Longchamp x Mr. Bags Year of the Pig capsule.

SHANGHAI–Longchamp and Chinese fashion blogger Mr. Bags have teamed up once again to memorialize the upcoming lunar year, celebrating the year of the pig with an added cheeky twist.

The limited-edition capsule collection is Liang’s take on the Longchamp’s classic Le Pliage Cuir styles, in pink and black lambskin variations adorned with next year’s zodiac animal, as well as a transparent PVC version of the Le Pliage Cuir top handle bag.

But perhaps the best bit is a hidden detail under the bag flaps: a playful fart illustration, conceptualized with the sole purpose of making the owner laugh. “Sometimes you feel sad, or bad, or tired, you open up the flap and you can see the fart. The fart is not for everybody, it’s just for yourself – you see it and you think ‘oh my god, life is funny,’” said Liang.

A comical "fart" detail is hidden under the flap of the bag.

A comical “fart” detail is hidden under the flap of the bag.  Courtesy

The capsule showcases a targeted, localized approach, with a slit in the body of the pig to represent a piggy bank money slot, a handy addition for the holiday where people are gifted money to symbolize good fortune and prosperity for the coming year. The bag straps have also been tailored to fit the average Chinese person’s body size.

“When Chinese people wear it across their body, the bag will be in the right place. For a lot of bags, it is too long. We actually target people from 158cm to 170cm,” said Liang.

The first five leather styles will be released on Dec. 14, with the new PVC Le Pliage top handle bag following on Dec. 28.

Prior to Mr. Bags and Longchamp’s first collaboration a year ago for the year of the dog, the brand’s creative director, Sophie Delafontaine, had designed many limited-edition Chinese New Year collections. However, she felt uncomfortable doing so, according to Liang. Chinese New Year capsules have often proved to be a cultural minefield–just see the way Gucci and Louis Vuitton’s pooch-adorned year of the dog items came under fire from Chinese netizens.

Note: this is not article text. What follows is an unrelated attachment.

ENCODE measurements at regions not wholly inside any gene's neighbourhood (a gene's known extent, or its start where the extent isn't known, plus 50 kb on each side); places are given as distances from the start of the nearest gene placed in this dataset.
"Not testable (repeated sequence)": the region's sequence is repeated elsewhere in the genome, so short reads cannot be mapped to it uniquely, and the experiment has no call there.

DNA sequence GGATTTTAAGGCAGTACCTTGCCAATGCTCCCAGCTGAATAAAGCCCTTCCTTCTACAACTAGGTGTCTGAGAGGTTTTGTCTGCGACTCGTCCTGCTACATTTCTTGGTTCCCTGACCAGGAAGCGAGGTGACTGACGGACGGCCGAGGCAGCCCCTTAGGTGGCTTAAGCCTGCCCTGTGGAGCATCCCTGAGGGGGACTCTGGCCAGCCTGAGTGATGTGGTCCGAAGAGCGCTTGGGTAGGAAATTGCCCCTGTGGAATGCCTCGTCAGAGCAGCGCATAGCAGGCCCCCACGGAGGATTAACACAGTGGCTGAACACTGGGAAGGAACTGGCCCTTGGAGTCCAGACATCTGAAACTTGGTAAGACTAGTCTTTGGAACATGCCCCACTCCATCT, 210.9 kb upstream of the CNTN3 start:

“She felt it was so difficult for a French girl to look at Chinese culture,” Liang said. “When she designed the collections, she didn’t know whether to put a cute pig or small pig, a pink pig or black pig, which one Chinese people would love, or which one is the right representation of the culture. So, we worked together.”

He added, “We don’t just want to put a big pig on the bag. Before, a lot of brands would do a red dragon or a gold phoenix, or something like that. But actually, Chinese people don’t like that. A big panda on the back? It’s not really Chinese people’s tastes.”

The collection, which ranges from $237 to $1,000, will be sold via WeChat mini program as well as in-store in an extended number of international markets. The U.S. and Japan are among the new countries that will receive the limited capsule along with China, France, the U.K., Italy, Spain, Germany, Singapore, and Malaysia.

Liang will be hitting the road too for the launch, appearing at Longchamp stores in Shanghai, Los Angeles, and Paris for the launch to meet with fans–currently totaling 900,000 followers on WeChat and 4.88 million followers on Weibo.

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